Beyond Medical Advancements: Addressing Financial and Personal Challenges in Metastatic Castration-Sensitive Prostate Cancer Treatment - Neeraj Agarwal

June 14, 2023

Neeraj Agarwal articulates his vision for the future of treating metastatic castration-sensitive prostate cancer (CSPC). Agarwal delves into the remarkable therapeutic advancements in the past decade, notably, the shift to doublet and triplet therapies. Despite these developments, he draws attention to the underutilization of such treatments in real-world settings due to various barriers. Primarily, these include lack of data awareness among physicians, financial constraints, and patient concerns about side effects and maintaining their quality of life. Agarwal acknowledges that treatment costs rise significantly when moving from ADT monotherapy to doublet or triplet therapies, adding to the patient's burdens. Looking forward, he hopes for a more biomarker-based decision-making process, allowing for personalized treatments that patients can afford while maintaining their quality of life.


Neeraj Agarwal, MD, Professor, Presidential Endowed Chair of Cancer Research, Director GU Program, and the Center of Investigational Therapeutics (CIT) at the Huntsman Cancer Institute, University of Utah, Salt Lake City, UT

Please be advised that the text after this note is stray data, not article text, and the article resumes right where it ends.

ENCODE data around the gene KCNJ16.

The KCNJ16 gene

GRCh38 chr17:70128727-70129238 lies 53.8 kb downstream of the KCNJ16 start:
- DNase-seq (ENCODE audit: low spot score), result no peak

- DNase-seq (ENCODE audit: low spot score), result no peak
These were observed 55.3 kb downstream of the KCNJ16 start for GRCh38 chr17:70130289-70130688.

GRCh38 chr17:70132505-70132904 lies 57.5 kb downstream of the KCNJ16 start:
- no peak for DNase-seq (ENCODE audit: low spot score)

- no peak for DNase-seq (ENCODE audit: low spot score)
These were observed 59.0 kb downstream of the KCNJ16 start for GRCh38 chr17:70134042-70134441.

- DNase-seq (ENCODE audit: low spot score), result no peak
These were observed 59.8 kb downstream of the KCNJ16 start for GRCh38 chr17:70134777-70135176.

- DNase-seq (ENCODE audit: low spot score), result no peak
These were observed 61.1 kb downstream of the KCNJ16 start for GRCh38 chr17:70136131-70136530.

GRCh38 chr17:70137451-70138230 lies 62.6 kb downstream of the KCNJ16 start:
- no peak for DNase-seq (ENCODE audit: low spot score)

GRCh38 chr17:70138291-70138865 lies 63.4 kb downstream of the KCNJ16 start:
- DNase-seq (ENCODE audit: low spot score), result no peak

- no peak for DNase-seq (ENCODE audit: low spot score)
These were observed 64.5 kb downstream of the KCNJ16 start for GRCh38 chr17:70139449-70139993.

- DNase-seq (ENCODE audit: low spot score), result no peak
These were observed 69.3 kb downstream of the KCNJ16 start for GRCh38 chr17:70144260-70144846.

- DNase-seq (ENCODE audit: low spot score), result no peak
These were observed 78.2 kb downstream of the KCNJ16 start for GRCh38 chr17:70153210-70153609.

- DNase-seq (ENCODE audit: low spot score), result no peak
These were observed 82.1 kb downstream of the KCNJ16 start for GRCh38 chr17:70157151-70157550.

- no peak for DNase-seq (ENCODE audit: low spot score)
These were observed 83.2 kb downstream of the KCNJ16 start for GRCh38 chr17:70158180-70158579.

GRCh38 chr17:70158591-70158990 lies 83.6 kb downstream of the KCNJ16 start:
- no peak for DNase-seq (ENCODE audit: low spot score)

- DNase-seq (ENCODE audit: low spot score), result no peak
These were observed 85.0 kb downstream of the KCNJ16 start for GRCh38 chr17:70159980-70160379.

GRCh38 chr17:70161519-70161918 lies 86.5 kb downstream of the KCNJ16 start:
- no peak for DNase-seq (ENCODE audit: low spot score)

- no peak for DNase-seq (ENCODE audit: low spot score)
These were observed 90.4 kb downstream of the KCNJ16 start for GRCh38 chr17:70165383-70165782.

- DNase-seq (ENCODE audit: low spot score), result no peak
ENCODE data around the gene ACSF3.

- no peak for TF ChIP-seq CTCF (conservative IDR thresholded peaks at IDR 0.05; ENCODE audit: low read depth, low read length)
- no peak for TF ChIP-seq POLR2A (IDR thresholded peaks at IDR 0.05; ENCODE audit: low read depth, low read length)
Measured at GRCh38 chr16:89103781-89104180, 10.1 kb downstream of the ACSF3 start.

Alicia Morgans, MD, MPH, Genitourinary Medical Oncologist, Medical Director of Survivorship Program at Dana-Farber Cancer Institute, Boston, MA

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Alicia Morgans: Hi, I'm so thrilled to be here today with Professor Neeraj Agarwal, Professor of Medicine at the Huntsman Cancer Institute in Salt Lake City, Utah. Thank you so much for being here.

Neeraj Agarwal: Thank you for having me.

Alicia Morgans: Wonderful. So Neeraj, you gave a delightful program at ASCO, really talking about metastatic castration-sensitive prostate cancer, and the way that we need to think about that. Not only in the context of the therapies that we use, but in the context of the patient. Being at the center of clinical care and research, which, of course, is essentially, the theme of this year's ASCO. So can you tell me a little bit about it, please?

Neeraj Agarwal: I'm so glad ASCO leadership decided to have this theme this time for the ASCO 2023 annual meeting, which is patient as the center of care and research. And when I was asked to give this talk on treatment of metastatic castration-sensitive prostate cancer, I really wanted to keep that in mind, and wanted to make it a center point of my talk.

So yes, I did discuss the therapeutic advancements, which have been mind-boggling, in my view, in last decade. How things have changed in metastatic CSPC setting, in terms of therapy, with doublet therapies of androgen deprivation therapy plus androgen receptor pathway inhibitors.